Written by: Christopher Llewellyn Reed | December 8th, 2022
Retrograde (Matthew Heineman, 2022) 2 out of 4 stars.
Documentarian Matthew Heineman (City of Ghosts) is nothing if not a physically courageous man, throwing his life on the line for the sake of his art. In his Oscar-nominated 2015 Cartel Land, he placed himself in serious danger while following raids on Mexican drug cartels. He’s back at it in Retrograde, a dispiriting and frequently harrowing look at the final days of American presence in Afghanistan and the brutal aftermath. However, despite the cinematic bravado on evident display and the unquestionable pathos of the situation at hand, the finished movie, even if stunning in many ways, presents a surprisingly one-dimensional portrait of events. What’s lacking is needed context to better ground the current tragedy in the bumbling ineptitude of the past 20 years.
After a brutal prologue at the Kabul airport in August 2021, we start in relative peace, the American Special Forces battalion in which Heineman is embedded still on patrol, working closely with their Afghan partners to maintain public order. Foremost among these collaborators is General Sami Sadat, whose father was once imprisoned by the Taliban. He has no desire to see his country slip backwards into Islamic authoritarianism. Everyone wonders what will soon happen, as Joe Biden has just been inaugurated and no one yet knows if he will honor the deal Trump negotiated with the Taliban to withdraw all forces by the start of May 2021. And then the word comes down: it’s on, time to pack up. And this right after Sadat expresses how he could never imagine such a thing happening.
From there, depression and then chaos eventually ensue. The term “retrograde” means, in military terms, to relocate or destroy equipment on the ground to prevent the enemy from gaining access to it. As one of our onscreen army protagonists declares: “Retrograde means you’re shitting in the trench.” Given the trillions of dollars the war has cost the United States, it is galling to see the destruction that the soldiers unwillingly must perform. Waste upon waste, and that’s not even counting the human lives lost.
Once the Americans depart, Sadat is on his own, fighting constant battles both with the Taliban and the crumbling Afghan government (over equipment). Heineman stays with him, profiling his frustrations over the lack of resolve to resist. Things go from bad to worse, and then we return to that airport scene and the desperation of so many to get out on the last military transports. It’s for moments like this that we can be grateful that there was someone like Heineman there to document the misery that political corruption can bring.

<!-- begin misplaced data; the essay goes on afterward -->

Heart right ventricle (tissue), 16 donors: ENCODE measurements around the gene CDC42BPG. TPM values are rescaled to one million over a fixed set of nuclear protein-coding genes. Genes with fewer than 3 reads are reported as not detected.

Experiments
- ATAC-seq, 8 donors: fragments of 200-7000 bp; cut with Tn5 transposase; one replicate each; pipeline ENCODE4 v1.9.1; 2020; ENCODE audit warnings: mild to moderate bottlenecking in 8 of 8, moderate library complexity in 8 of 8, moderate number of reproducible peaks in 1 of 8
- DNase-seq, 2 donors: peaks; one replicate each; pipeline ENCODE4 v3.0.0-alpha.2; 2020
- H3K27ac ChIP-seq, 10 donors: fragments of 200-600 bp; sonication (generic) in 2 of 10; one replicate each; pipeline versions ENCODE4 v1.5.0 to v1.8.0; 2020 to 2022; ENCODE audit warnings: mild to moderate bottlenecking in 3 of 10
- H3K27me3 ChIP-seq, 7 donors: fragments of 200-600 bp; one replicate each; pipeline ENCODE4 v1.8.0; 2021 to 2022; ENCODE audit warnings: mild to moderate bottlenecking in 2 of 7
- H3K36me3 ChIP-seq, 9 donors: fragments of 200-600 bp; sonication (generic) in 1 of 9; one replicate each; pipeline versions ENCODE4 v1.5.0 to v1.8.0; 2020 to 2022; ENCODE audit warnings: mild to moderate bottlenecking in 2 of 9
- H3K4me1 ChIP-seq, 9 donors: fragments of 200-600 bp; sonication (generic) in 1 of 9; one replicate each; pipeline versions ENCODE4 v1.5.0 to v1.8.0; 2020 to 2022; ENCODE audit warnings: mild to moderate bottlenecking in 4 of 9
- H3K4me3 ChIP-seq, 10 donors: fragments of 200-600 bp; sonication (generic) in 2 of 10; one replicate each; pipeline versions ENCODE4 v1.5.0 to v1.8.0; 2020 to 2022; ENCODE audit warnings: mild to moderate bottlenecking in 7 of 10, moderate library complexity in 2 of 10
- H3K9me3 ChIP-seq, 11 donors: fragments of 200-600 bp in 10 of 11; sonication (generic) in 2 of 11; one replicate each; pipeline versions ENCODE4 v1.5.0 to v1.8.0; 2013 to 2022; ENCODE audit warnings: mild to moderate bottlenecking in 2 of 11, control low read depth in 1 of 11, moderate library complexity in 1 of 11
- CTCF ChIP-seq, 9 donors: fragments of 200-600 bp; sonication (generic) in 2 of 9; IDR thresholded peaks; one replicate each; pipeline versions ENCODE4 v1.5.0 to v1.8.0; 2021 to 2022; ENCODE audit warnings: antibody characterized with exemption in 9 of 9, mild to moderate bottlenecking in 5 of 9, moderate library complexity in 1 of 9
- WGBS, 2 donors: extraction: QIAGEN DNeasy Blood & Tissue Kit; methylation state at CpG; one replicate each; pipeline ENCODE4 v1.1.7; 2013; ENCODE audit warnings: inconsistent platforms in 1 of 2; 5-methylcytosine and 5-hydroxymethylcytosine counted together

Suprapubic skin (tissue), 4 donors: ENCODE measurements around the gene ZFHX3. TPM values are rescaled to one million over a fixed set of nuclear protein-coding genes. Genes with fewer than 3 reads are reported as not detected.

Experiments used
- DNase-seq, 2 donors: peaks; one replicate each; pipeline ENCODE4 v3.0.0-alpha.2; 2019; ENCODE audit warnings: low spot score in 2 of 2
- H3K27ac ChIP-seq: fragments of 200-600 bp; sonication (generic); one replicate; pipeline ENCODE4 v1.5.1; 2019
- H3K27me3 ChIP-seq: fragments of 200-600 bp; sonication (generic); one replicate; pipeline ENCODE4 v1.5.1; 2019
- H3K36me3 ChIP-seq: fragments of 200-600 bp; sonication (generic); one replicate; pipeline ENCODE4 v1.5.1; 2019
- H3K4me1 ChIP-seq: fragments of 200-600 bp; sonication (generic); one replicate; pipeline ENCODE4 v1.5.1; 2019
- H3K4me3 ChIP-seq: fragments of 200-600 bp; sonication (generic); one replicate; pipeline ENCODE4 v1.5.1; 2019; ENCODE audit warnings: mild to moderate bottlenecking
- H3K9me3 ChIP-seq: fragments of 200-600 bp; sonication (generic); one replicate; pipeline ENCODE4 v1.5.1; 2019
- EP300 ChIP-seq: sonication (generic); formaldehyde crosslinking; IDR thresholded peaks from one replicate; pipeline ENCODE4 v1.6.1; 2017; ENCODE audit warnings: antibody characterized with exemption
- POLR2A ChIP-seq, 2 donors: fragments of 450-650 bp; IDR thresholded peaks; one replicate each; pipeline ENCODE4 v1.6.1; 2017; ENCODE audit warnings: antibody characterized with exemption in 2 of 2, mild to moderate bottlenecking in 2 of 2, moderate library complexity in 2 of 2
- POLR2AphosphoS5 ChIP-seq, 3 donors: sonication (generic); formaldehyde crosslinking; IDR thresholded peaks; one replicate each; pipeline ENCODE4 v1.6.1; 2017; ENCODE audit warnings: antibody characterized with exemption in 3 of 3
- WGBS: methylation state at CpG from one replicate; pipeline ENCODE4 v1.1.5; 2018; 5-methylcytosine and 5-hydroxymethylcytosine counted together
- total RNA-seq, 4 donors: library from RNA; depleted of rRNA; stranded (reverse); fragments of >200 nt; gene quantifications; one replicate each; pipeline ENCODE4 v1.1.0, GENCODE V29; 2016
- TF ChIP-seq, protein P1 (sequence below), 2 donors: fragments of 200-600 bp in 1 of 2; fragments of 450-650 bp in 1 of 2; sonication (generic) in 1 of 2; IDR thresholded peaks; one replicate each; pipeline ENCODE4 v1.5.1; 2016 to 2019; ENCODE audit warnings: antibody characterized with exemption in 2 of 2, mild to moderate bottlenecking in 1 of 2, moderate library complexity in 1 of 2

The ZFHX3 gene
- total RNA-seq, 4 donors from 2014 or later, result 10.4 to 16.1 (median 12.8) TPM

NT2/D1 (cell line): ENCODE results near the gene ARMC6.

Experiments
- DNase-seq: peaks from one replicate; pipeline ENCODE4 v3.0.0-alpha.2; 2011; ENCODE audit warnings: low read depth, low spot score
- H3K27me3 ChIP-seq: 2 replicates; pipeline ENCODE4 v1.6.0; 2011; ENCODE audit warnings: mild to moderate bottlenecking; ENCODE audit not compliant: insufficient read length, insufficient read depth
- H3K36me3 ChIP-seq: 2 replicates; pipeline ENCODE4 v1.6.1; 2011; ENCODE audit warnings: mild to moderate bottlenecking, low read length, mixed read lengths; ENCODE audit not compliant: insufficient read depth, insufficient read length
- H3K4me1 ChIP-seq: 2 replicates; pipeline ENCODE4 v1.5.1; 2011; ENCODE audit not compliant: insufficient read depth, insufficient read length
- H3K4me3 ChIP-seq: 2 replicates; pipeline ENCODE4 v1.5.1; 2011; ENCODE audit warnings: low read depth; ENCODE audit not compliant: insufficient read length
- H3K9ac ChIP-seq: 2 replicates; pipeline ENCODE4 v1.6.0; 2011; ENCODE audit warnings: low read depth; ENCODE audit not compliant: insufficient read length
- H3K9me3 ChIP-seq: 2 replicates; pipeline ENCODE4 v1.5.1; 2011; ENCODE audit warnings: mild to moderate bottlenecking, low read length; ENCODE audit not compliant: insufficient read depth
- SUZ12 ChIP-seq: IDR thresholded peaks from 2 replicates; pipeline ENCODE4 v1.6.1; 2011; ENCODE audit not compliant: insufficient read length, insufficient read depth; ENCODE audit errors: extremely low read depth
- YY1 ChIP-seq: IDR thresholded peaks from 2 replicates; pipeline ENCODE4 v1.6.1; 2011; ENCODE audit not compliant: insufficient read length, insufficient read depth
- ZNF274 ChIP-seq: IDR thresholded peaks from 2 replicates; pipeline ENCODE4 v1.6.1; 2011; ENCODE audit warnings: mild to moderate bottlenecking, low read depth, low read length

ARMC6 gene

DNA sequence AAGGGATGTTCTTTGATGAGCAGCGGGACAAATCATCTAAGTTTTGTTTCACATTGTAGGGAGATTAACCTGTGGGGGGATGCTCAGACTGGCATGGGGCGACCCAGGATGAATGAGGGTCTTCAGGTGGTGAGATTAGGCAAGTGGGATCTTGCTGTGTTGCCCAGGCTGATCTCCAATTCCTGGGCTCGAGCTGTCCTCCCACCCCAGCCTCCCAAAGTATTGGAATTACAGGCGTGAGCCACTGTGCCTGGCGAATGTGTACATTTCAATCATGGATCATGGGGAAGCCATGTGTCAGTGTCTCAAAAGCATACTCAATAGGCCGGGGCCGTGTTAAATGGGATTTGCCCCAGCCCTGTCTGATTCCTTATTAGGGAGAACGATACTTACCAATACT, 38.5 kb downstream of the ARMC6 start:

But that’s where my admiration stops. It’s not enough to simply point the camera at trauma, no matter the risks you take to be there. Having captured the footage, Heineman owes it to the people he photographs to illuminate how they got here. True, he starts with an audio montage that brings us from George W. Bush to Obama to Trump and on to Biden, each leader sounding less confident in the mission. But even as he demonstrates strong narrative instincts in that regard, he fails in others, missing an opportunity to explore the unforgivable misuse of capital from the start of what Bush called “Operation Enduring Freedom.”
And then there is the additional question of methods. For every beautifully composed shot of landscapes and human figures, there are sequences that astound not so much in their fearlessness but their foolhardiness. As Sadat backs away from sniper fire, he warns Heineman to retreat. Why should he need to worry about a film crew when bullets are flying? Such distractions only intensify the risks for folks like Sadat. There are potentially devastating costs to the Heineman school of filmmaking, the ethics of which are clearly problematic.
So, on the one hand he deserves kudos, but on the other hand some serious soul-searching is in order. As blown away as I was by Cartel Land, I now pause to consider whether such admiration is always due in all cases. One thing is not in doubt, though, which is that “We, the People” have failed our Afghan partners. We should never have invaded, but once there, we owed them more than they got. Hundreds of thousands of deaths later (many at the hands of the Americans, something never discussed here), and they’re back at square one, if not worse. Now that’s retrograde, for sure.